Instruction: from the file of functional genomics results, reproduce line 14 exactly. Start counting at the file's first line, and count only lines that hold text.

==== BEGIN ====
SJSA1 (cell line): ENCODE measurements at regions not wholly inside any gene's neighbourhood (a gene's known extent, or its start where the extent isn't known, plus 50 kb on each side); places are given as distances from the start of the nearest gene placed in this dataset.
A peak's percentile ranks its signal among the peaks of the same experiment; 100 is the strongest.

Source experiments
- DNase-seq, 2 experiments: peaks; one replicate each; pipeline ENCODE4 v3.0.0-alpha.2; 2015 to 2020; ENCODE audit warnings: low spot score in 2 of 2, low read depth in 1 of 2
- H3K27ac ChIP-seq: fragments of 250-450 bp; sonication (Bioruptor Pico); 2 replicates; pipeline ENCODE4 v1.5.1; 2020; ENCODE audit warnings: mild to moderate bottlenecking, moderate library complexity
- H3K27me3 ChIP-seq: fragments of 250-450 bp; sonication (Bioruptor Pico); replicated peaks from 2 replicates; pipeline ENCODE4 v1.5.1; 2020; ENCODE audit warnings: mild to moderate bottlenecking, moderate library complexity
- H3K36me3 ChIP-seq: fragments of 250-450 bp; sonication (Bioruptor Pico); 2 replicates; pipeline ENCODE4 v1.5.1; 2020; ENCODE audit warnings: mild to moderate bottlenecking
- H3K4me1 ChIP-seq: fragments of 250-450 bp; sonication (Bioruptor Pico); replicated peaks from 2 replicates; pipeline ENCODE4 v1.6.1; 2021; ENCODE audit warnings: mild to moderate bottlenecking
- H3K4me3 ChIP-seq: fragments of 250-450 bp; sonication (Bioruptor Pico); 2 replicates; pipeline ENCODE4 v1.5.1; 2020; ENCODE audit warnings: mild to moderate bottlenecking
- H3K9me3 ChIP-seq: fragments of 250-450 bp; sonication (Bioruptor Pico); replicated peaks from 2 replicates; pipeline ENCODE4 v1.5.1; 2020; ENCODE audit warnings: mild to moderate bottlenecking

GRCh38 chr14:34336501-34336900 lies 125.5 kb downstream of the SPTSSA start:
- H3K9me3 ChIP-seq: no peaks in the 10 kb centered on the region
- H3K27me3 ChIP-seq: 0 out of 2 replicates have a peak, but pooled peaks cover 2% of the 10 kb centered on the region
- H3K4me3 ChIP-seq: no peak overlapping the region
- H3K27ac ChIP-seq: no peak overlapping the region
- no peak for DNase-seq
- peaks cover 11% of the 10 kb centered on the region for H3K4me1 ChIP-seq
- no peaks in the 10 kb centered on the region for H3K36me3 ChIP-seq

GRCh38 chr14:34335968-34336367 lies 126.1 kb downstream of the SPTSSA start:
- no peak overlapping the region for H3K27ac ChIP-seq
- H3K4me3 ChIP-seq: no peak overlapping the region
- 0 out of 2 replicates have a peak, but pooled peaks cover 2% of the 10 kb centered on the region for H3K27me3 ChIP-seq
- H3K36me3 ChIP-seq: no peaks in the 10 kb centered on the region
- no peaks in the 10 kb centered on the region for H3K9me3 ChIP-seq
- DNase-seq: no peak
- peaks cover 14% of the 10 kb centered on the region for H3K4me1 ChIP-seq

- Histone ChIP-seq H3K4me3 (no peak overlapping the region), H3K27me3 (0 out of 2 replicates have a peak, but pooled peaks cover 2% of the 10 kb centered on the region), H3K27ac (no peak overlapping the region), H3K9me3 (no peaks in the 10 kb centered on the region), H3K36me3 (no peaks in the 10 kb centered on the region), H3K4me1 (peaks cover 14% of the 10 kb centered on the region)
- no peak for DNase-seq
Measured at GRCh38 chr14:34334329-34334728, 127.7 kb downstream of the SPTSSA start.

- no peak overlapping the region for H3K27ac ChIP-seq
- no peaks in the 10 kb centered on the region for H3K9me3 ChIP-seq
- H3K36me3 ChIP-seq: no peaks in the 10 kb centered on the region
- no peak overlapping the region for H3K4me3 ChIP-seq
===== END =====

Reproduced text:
- H3K4me3 ChIP-seq: no peak overlapping the region